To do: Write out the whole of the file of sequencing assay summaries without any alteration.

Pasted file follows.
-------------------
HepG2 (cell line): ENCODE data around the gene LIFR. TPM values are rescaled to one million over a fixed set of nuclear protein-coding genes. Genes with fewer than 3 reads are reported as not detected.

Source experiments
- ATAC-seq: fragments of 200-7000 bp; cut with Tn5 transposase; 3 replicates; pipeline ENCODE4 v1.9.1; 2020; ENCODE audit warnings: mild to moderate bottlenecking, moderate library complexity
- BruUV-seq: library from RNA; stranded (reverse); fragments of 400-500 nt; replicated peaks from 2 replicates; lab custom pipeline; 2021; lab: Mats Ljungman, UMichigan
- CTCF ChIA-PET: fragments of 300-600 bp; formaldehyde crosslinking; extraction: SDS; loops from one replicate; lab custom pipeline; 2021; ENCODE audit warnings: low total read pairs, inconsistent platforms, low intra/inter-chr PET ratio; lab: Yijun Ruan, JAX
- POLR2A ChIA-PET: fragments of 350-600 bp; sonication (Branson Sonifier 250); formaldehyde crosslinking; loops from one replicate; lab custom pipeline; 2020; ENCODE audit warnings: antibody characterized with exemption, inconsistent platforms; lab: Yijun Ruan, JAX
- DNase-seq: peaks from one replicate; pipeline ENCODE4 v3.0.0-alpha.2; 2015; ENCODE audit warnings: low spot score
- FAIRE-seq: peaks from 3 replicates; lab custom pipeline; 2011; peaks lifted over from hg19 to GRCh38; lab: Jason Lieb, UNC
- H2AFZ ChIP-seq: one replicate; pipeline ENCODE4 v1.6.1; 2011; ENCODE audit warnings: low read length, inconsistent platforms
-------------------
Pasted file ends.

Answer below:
HepG2 (cell line): ENCODE data around the gene LIFR. TPM values are rescaled to one million over a fixed set of nuclear protein-coding genes. Genes with fewer than 3 reads are reported as not detected.

Source experiments
- ATAC-seq: fragments of 200-7000 bp; cut with Tn5 transposase; 3 replicates; pipeline ENCODE4 v1.9.1; 2020; ENCODE audit warnings: mild to moderate bottlenecking, moderate library complexity
- BruUV-seq: library from RNA; stranded (reverse); fragments of 400-500 nt; replicated peaks from 2 replicates; lab custom pipeline; 2021; lab: Mats Ljungman, UMichigan
- CTCF ChIA-PET: fragments of 300-600 bp; formaldehyde crosslinking; extraction: SDS; loops from one replicate; lab custom pipeline; 2021; ENCODE audit warnings: low total read pairs, inconsistent platforms, low intra/inter-chr PET ratio; lab: Yijun Ruan, JAX
- POLR2A ChIA-PET: fragments of 350-600 bp; sonication (Branson Sonifier 250); formaldehyde crosslinking; loops from one replicate; lab custom pipeline; 2020; ENCODE audit warnings: antibody characterized with exemption, inconsistent platforms; lab: Yijun Ruan, JAX
- DNase-seq: peaks from one replicate; pipeline ENCODE4 v3.0.0-alpha.2; 2015; ENCODE audit warnings: low spot score
- FAIRE-seq: peaks from 3 replicates; lab custom pipeline; 2011; peaks lifted over from hg19 to GRCh38; lab: Jason Lieb, UNC
- H2AFZ ChIP-seq: one replicate; pipeline ENCODE4 v1.6.1; 2011; ENCODE audit warnings: low read length, inconsistent platforms